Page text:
When you need to display an unknown amount of text in a constrained space you may need to somehow hide text that doesn’t fit. One way is to use overflow:hidden to quite brutally hide it. Doing this works, and it works cross-browser, but it can be difficult for the user to realise that text has been hidden since there is no visual indication of it. A property from CSS3 that can help improve the situation is text-overflow.
via Clipping text with CSS3 text-overflow by 456 Berea Street
text-overflow is actually a pretty awesome CSS3 property. It does exactly what we try to do in programming languages all the time when we have titles that can be too long for their space and you need to add ‘…’ after an x amount of characters. But text-overflow does it in CSS. It works in Safari, Chrome, Opera, and even in Internet Explorer 7+, but it doesn’t work in Firefox until Firefox 6. (Firefox 6? Yes, Firefox 6 will be released somewhere in August). No worries, Firefox 6- will respect the overflow: hidden property and will just hide the rest of the text.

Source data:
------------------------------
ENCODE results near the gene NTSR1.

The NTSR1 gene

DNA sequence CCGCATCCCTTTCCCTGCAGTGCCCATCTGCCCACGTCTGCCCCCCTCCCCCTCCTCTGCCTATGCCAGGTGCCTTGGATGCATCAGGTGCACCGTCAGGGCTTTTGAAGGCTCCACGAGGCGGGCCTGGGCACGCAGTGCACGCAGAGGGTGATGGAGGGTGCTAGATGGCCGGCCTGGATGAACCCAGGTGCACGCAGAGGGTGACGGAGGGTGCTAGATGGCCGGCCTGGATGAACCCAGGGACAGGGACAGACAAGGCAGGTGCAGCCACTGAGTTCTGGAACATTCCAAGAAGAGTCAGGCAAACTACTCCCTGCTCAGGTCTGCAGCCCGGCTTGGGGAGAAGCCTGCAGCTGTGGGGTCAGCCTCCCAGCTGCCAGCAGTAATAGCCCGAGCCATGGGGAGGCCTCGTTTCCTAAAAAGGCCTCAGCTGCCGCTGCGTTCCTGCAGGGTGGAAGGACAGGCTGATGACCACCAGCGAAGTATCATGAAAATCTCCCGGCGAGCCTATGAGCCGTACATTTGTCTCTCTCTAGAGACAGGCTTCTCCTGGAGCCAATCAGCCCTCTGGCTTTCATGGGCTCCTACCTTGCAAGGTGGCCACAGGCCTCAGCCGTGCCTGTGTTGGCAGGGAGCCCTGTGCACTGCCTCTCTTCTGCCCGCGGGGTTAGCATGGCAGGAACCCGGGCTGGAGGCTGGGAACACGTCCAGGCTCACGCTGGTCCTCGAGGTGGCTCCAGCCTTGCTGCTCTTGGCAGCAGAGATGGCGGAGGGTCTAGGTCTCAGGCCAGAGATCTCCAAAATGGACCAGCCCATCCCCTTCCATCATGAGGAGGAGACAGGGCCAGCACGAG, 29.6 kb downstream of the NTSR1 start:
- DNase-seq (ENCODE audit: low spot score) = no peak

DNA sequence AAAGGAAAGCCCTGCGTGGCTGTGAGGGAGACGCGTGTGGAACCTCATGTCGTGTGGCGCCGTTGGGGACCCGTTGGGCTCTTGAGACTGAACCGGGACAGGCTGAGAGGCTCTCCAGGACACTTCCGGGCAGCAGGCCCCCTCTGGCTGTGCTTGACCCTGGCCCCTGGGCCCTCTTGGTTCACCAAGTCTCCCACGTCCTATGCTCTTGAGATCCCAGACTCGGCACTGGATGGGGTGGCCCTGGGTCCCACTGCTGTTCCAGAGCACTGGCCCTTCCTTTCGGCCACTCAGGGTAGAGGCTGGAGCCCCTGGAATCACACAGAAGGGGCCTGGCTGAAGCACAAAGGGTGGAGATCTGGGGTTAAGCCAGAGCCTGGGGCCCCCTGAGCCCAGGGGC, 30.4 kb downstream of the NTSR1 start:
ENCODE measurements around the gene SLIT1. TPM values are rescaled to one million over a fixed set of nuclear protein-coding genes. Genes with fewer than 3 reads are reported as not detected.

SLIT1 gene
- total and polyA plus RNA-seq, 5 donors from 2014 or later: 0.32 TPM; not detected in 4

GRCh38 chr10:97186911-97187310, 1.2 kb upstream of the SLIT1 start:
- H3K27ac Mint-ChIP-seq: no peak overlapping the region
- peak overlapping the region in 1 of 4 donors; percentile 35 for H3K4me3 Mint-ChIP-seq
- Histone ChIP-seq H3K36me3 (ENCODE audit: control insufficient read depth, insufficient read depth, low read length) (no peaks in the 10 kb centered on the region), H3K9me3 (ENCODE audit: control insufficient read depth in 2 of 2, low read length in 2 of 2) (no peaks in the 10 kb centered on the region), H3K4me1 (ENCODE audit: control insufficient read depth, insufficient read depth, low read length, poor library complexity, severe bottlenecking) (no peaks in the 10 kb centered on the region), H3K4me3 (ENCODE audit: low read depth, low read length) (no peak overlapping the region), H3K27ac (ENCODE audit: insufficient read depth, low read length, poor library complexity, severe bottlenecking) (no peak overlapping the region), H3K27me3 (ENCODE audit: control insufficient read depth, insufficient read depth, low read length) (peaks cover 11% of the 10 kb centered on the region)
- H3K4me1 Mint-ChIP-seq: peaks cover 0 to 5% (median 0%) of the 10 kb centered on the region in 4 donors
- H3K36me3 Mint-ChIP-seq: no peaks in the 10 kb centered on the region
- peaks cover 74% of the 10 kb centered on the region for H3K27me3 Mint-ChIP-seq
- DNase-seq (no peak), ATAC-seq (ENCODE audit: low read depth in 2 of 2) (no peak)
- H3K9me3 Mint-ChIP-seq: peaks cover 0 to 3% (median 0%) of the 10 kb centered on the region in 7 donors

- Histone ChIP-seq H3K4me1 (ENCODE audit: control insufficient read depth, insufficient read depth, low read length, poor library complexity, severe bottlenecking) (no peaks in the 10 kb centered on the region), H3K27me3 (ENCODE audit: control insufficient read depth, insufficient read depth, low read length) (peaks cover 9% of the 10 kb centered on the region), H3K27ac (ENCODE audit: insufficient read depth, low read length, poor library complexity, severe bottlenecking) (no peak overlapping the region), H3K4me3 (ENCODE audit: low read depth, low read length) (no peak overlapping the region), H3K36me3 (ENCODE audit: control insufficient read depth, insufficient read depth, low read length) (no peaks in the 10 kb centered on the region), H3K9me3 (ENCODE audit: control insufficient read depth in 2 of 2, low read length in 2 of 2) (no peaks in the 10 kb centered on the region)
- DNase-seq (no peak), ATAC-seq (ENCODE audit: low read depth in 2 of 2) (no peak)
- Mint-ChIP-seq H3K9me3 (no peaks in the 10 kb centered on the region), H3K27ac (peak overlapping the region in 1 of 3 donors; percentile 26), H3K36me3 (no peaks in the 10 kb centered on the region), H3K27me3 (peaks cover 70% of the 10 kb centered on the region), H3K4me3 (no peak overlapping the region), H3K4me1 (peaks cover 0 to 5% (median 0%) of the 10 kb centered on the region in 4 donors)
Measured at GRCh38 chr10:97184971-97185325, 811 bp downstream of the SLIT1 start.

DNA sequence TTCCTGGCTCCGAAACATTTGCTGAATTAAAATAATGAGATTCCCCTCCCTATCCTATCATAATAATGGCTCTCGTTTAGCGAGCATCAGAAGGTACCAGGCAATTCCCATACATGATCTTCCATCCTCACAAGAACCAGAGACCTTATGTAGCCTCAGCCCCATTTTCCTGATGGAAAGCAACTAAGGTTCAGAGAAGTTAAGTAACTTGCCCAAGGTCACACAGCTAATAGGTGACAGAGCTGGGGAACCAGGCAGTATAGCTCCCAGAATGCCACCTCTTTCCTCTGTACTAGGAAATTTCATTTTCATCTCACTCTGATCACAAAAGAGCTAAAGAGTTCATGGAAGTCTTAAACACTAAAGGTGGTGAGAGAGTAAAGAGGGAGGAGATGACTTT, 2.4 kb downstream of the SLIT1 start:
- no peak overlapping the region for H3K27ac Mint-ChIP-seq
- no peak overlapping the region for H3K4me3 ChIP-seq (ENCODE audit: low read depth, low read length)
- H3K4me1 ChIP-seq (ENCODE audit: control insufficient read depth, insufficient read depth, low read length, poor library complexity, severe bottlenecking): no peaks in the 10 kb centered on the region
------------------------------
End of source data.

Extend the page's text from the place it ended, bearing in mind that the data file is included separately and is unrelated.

How does it work?
It is as easy as declaring text-overflow: ellipsis; on an element. Do not forget to declare a width, otherwise the browser does not know where to put in the ‘…’ .
If you have a list of news items, for example
<li>Do you really know what you’re doing as an entrepreneur?</li>
<li>The four categories of NoSQL databases</li>
<li>In between startups</li>
And the following CSS:
It will look like this:
That’s pretty cool isn’t it? No more coding, no more changing the amount of characters when the width of the element changes, just add 2 extra lines of CSS and you’re done. Perfect! Why didn’t I know about this property before?